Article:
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By Michael Terheyden

8/26/2013 (1 year ago)

Catholic Online (www.catholic.org)

The evil inflicted on these brave Christian souls fills me with sadness and anger, but their response to this evil inspires me and fills me with hope

The evil inflicted on these brave Christian souls fills me with sadness and anger, but their response to this evil inspires me and fills me with hope. I know it may seem strange to say, but there is a great good here as well as evil, and the good is stronger.

The persecution of Christians began shortly after the crucifixion of Jesus Christ. The ebb and flow of Christian persecution has since become a reoccurring theme in world history. At times Christians have persecuted other Christians. The United States has a history of persecuting Catholics. Photo: (Pakistani Christians 'live in fear')

The persecution of Christians began shortly after the crucifixion of Jesus Christ. The ebb and flow of Christian persecution has since become a reoccurring theme in world history. At times Christians have persecuted other Christians. The United States has a history of persecuting Catholics. Photo: (Pakistani Christians "live in fear")

Highlights

By Michael Terheyden

Catholic Online (www.catholic.org)

8/26/2013 (1 year ago)

Published in Africa

Keywords: Christian persecution, Middle East, Africa, Indonesia, Muslim, Raymond Ibrahim, Michael Terheyden


KNOXVILLE, TN (Catholic Online) - There has been a great deal of focus lately on the persecution of the Coptic Christians in Egypt, and rightly so. As a result of the ouster of Morsi and the interim government's crackdown on protests led by the Muslim Brotherhood, revenge attacks against the Copts have escalated in frequency and intensity.

Yet, the evil being unleashed in Egypt also reminds us that the persecution of Christians is a major problem throughout the modern world. It is a stench spreading over the land like an evil mist. But signs of grace have also begun appearing, and they have the fresh, clean smell of morning dew.

According to Raymond Ibrahim, an expert on the Middle East and on Islam, the persecution of Christians is "reaching pandemic proportions." In his review of Ibrahim's book, Crucified Again, Bruce Thornton writes that "we are living through the largest persecution of Christians in history, worse even than the [infamous] attacks under ancient Roman emperors like Diocletian and Nero," and most of it is being brought about by Muslims.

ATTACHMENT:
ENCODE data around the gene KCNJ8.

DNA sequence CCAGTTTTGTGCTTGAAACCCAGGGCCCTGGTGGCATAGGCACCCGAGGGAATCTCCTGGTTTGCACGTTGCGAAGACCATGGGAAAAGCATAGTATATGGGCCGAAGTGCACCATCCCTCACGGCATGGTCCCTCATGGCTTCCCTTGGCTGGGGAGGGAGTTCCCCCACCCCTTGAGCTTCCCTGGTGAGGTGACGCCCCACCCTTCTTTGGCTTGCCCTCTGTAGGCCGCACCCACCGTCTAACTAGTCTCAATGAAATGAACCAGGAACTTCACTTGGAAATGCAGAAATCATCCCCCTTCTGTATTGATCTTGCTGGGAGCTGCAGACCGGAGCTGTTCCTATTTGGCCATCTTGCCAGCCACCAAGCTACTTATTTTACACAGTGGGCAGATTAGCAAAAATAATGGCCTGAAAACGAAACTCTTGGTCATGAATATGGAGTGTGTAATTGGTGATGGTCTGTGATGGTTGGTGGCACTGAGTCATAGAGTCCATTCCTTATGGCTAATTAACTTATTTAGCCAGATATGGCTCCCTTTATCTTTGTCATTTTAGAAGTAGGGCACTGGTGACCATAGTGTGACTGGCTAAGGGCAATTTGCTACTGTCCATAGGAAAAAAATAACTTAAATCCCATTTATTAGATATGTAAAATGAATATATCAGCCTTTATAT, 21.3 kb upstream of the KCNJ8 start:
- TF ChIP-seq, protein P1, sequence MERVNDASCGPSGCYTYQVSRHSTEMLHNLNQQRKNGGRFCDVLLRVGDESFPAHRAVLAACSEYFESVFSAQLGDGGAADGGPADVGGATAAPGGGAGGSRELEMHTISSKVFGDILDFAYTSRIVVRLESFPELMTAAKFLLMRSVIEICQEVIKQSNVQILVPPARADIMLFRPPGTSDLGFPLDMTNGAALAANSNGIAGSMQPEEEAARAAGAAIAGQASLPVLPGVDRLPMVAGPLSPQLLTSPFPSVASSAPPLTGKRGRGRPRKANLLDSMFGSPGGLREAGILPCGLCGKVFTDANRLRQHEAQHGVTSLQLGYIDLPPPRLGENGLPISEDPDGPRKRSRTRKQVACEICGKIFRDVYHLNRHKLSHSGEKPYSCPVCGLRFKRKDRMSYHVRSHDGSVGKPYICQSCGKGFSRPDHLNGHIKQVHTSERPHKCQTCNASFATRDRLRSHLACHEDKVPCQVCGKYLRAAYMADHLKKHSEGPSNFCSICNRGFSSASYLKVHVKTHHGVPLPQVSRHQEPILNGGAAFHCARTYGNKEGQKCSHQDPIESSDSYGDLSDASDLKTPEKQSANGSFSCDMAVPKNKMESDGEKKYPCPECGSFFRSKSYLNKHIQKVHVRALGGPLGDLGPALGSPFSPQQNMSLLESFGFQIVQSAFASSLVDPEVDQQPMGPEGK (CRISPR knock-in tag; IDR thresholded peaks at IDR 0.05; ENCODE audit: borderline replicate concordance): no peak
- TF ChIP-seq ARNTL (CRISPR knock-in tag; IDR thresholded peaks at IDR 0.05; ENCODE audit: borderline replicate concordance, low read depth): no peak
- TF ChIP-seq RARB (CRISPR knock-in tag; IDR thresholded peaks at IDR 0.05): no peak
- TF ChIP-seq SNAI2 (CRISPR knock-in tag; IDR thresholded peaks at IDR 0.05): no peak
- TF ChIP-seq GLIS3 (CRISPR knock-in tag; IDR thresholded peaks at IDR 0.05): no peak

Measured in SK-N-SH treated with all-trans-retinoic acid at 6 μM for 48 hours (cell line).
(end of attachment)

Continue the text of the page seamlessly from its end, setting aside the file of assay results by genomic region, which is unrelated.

As a consequence, Christianity is disappearing from its homeland. Christians represented twenty percent of the population in Middle East around 1900. Today, they represent less than two percent. 
 
Yet, the traditional media is not adequately covering this epochal tragedy, Ibrahim tells us. Therefore, in addition to his book, Ibrahim has begun publishing monthly articles that track the ongoing persecution of Christians around the world. He lists many examples in his article published by FrontPage Magazine on August 6, 2013. I have included some of them below.

Topping the list is Nigeria. More Christians were killed in Nigeria last year than the combined total for the rest of the Muslim world. This evil is mainly due to a Muslim group of homicidal thugs known as Boko Haram. Boko Haram means "Western education is sacrilege." They have been trying to destabilize the Nigerian government and impose sharia law on the country since 2009. Not surprisingly, Christians have been one of their major targets.

Just this past May, Boko Haram broke into the home of Pama Mysa, a Pentecostal pastor, and gunned him down. In another incident, Boko Haram thugs attacked the village of Midlu Shalmi in Northeastern Nigeria where they murdered 14 Christians, eight of whom were attending a prayer service. Many others were wounded. Vicious attacks like these have weakened Nigeria over the years. Now there is some concern that Boko Haram may be close to seizing control of the country.

It happened in another African country. This past March a group of Islamist criminals, Seleka rebels, gained control of the Central African Republic. Once in control, they initiated a reign of terror against Christians. Many Christians have fled the cities. As a result, more than 200,000 people have been displaced. Based on a report issued by Human Rights Watch in May, Seleka rebels have committed grave violations against the civilian population: pillage, rape, torture, and executions.

About five people were killed and about 60 others were wounded when a new church in a Christian suburb was bombed in the East African country of Tanzania. The bombing follows other attacks on churches and murders in previous months.